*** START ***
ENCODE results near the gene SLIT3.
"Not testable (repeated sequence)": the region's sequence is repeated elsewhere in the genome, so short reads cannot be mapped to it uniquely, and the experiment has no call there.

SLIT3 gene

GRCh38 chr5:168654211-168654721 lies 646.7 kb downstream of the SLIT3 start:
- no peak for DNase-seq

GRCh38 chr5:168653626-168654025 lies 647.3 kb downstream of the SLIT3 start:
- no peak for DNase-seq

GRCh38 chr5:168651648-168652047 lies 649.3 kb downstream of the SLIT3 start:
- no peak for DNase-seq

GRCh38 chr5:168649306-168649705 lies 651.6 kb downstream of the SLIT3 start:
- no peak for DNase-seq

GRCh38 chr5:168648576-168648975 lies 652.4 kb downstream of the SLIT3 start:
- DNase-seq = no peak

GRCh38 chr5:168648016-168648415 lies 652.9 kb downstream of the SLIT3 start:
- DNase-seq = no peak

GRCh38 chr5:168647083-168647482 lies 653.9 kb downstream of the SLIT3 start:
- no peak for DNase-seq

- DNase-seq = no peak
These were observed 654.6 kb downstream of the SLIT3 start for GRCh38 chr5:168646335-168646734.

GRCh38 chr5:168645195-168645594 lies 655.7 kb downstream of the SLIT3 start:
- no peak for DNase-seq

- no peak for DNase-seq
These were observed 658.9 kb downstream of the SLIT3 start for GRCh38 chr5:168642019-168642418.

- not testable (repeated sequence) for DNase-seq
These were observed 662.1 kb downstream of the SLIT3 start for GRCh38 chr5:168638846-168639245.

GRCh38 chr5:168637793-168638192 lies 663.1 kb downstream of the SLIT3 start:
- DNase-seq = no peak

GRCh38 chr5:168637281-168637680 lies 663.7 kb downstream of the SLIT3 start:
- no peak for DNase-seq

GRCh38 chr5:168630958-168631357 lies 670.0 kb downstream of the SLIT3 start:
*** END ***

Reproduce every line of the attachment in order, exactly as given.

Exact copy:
ENCODE results near the gene SLIT3.
"Not testable (repeated sequence)": the region's sequence is repeated elsewhere in the genome, so short reads cannot be mapped to it uniquely, and the experiment has no call there.

SLIT3 gene

GRCh38 chr5:168654211-168654721 lies 646.7 kb downstream of the SLIT3 start:
- no peak for DNase-seq

GRCh38 chr5:168653626-168654025 lies 647.3 kb downstream of the SLIT3 start:
- no peak for DNase-seq

GRCh38 chr5:168651648-168652047 lies 649.3 kb downstream of the SLIT3 start:
- no peak for DNase-seq

GRCh38 chr5:168649306-168649705 lies 651.6 kb downstream of the SLIT3 start:
- no peak for DNase-seq

GRCh38 chr5:168648576-168648975 lies 652.4 kb downstream of the SLIT3 start:
- DNase-seq = no peak

GRCh38 chr5:168648016-168648415 lies 652.9 kb downstream of the SLIT3 start:
- DNase-seq = no peak

GRCh38 chr5:168647083-168647482 lies 653.9 kb downstream of the SLIT3 start:
- no peak for DNase-seq

- DNase-seq = no peak
These were observed 654.6 kb downstream of the SLIT3 start for GRCh38 chr5:168646335-168646734.

GRCh38 chr5:168645195-168645594 lies 655.7 kb downstream of the SLIT3 start:
- no peak for DNase-seq

- no peak for DNase-seq
These were observed 658.9 kb downstream of the SLIT3 start for GRCh38 chr5:168642019-168642418.

- not testable (repeated sequence) for DNase-seq
These were observed 662.1 kb downstream of the SLIT3 start for GRCh38 chr5:168638846-168639245.

GRCh38 chr5:168637793-168638192 lies 663.1 kb downstream of the SLIT3 start:
- DNase-seq = no peak

GRCh38 chr5:168637281-168637680 lies 663.7 kb downstream of the SLIT3 start:
- no peak for DNase-seq

GRCh38 chr5:168630958-168631357 lies 670.0 kb downstream of the SLIT3 start: